Meth law permissive, not restrictive

Letters to the Editor

I believe the article in Friday’s paper (”City approves meth law/Commission votes 6-2 in favor of law restricting sale of some medicines”) missed the mark.

New Mexico state law limits purchases of meth precursors to two packages, not to exceed six grams in any seven-day period. That’s restrictive.

The new Clovis law, absent the state law, allows anyone to purchase unlimited amounts in any period. You may purchase 100 boxes a day if you choose. That’s permissive.
State law is designed to prevent methamphetamine cookers from purchasing worthwhile amounts.

The primary purpose of the new Clovis law was to create new police powers — the log that must be completed before a purchase can be made — as a tool for law enforcement officials to catch criminals after they have made their purchase.

I fail to see how this action can be interpreted as restrictive.

Randy Crowder
Clovis city commissioner

Disaster boo-boos not by citizenry

I was very disturbed by Dan True’s letter “Rescue excuses most unacceptable” and had to respond.

True ignores the lack of preparation and execution of the New Orleans Disaster Response Plan by the mayor or the governor. He ignores the fact the citizens stranded were stranded by an ill-prepared city government and compounded by the failure of the governor to decisively act and call in the National Guard or Federal Emergency Management Agency.

As he drew the analogy of the British at Dunkirk, then I would suggest the British success was by a determined, self-reliant citizenry and not an entitlement-minded population expecting government salvation. Nor did the British wallow in finger-pointing and blame-laden rhetoric for a man-made disaster.

Greg F. Weigl
Clovis

Choices have their consequences

Regarding last week’s plea agreement in which Jacob Roberts was sentenced to 364 days in prison for the shooting death of J.T. Mitchell:

I am very upset — not as much in the sentence, which was a joke, but rather the manner of Judge Ted Hartley.

Hartley said he is not the one to give closure; that was between the victims and their God. I disagree.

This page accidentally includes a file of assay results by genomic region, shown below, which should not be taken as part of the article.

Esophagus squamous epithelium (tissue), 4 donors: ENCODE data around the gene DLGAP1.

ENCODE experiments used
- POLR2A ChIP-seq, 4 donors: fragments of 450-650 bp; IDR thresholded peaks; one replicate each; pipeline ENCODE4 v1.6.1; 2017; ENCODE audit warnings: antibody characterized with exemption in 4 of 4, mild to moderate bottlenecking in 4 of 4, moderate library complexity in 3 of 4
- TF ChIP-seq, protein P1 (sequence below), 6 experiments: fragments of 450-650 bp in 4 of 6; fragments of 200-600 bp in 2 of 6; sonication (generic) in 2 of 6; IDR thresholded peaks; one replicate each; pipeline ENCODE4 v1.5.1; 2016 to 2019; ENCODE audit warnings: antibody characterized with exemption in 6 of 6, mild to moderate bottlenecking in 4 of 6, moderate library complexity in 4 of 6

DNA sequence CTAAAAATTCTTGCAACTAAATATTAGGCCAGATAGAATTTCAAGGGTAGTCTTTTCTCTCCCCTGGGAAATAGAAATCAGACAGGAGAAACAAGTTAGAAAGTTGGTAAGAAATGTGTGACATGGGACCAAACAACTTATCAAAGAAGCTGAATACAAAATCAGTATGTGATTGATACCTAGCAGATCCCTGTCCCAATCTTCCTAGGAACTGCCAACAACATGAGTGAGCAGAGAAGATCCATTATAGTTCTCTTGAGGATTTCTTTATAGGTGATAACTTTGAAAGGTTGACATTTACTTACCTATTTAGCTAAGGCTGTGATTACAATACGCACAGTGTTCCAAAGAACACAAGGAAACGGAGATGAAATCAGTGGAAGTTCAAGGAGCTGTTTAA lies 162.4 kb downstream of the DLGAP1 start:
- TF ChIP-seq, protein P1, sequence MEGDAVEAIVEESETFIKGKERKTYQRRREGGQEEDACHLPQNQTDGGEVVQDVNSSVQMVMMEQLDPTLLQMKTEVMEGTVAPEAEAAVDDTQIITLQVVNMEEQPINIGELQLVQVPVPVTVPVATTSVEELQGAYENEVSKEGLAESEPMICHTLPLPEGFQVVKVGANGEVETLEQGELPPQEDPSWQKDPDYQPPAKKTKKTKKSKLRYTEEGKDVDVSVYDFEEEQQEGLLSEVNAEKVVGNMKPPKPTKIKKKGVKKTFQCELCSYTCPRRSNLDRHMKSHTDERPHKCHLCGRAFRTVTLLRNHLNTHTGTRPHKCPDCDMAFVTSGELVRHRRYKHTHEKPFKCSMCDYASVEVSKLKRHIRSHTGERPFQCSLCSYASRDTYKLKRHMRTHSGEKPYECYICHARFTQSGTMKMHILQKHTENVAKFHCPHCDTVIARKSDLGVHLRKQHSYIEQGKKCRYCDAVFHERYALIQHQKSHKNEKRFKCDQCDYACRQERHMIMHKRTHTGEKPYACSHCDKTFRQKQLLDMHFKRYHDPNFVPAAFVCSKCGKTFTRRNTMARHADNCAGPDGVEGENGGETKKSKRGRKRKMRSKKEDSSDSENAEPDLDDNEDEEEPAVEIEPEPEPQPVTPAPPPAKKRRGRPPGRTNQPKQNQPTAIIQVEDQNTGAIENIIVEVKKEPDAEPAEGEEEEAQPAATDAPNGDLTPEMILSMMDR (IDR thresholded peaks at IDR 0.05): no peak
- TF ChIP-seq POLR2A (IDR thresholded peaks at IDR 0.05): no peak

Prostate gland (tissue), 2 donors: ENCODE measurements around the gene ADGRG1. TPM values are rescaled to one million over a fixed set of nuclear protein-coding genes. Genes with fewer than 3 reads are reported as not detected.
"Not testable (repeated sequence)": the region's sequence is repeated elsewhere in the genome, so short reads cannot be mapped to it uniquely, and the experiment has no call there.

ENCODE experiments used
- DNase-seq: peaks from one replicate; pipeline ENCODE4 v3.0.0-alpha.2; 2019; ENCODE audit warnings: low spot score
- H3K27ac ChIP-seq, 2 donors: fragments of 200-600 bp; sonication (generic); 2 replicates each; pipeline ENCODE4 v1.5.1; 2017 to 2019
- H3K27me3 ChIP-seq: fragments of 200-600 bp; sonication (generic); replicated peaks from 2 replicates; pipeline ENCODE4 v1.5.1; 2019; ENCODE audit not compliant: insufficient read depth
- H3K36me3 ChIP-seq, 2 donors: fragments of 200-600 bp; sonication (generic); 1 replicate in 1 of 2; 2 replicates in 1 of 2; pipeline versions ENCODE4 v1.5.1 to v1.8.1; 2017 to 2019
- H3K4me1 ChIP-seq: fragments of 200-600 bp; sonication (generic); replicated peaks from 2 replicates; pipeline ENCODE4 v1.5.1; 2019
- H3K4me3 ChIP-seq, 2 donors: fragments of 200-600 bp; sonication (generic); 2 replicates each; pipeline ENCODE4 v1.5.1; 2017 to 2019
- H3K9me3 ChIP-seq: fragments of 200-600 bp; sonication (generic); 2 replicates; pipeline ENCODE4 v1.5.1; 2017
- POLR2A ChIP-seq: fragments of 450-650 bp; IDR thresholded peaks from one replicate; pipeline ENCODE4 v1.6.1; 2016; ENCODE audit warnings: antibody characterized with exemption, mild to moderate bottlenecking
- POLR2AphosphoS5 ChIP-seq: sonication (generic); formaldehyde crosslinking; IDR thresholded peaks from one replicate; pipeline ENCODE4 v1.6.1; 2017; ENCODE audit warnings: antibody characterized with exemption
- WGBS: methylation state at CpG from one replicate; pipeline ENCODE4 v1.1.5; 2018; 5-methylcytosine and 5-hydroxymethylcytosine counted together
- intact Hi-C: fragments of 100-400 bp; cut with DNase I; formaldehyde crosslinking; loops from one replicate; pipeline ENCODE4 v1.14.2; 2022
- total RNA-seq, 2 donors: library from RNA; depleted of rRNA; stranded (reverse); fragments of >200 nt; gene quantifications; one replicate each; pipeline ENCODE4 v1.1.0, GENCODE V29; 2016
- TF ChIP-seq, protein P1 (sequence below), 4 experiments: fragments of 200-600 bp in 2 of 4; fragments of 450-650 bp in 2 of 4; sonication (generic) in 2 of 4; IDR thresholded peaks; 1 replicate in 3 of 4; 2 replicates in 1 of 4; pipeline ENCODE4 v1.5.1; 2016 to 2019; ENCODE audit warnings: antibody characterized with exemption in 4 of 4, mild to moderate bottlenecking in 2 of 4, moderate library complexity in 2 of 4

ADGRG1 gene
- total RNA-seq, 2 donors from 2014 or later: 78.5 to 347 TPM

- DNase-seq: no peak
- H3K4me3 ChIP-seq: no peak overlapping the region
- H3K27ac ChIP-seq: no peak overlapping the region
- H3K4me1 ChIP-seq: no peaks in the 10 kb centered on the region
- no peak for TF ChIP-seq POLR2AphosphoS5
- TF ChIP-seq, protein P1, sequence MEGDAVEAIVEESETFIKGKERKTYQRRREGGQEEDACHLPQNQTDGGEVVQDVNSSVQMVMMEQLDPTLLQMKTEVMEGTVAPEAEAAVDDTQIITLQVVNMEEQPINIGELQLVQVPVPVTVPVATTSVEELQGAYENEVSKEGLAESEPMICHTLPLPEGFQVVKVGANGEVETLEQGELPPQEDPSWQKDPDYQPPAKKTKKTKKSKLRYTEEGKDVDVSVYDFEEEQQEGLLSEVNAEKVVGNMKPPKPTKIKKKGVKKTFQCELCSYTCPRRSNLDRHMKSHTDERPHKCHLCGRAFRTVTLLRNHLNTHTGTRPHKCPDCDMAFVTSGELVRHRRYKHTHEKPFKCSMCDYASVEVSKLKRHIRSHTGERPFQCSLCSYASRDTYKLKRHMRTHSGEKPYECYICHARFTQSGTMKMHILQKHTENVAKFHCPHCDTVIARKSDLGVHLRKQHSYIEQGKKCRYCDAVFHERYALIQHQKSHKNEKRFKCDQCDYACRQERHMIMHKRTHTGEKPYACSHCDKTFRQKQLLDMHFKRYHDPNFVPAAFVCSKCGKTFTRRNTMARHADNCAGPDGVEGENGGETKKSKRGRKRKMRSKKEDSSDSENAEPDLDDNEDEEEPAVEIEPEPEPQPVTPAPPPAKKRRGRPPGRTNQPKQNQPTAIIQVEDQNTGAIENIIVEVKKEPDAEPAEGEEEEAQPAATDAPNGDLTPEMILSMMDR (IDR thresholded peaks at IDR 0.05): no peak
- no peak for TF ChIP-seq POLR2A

I knew neither of the families involved until two weeks ago. It was then that I met the shooting victim’s parents, Ricky and Karen Mitchell, at our Survivors of Homicide Support group.

Survivors and victims can get many things from our God — peace, comfort, mercy, grace and eventually the ability to forgive. The judge, on the other hand, is the one who can impose the justice here on Earth.

I was not there the night J.T. Mitchell died. And as always, there are two sides to every story. However, J.T. is not here any longer to tell his side.

As a society, we need to step up our criminal judicial system.

A wise man once told me the justice system is for the criminals, not the victims. That’s not fair. Our children need to be taught there are consequences for their choices. If they make a bad choice, they have a bad consequence.

To me, 364 days in prison is not enough of a consequence for a choice to pull a trigger on a gun and kill someone.

I understand this was a tragic night for everyone involved. My deepest hope would be that from this event people would stop and think about this one thing:

Every decision you make in your life has an affect on someone else.

If you choose to take someone else’s life, you affect so many more lives.

So take the time to stop and think about what you are doing, and whose lives it might destroy.

Jennifer McKinney
Clovis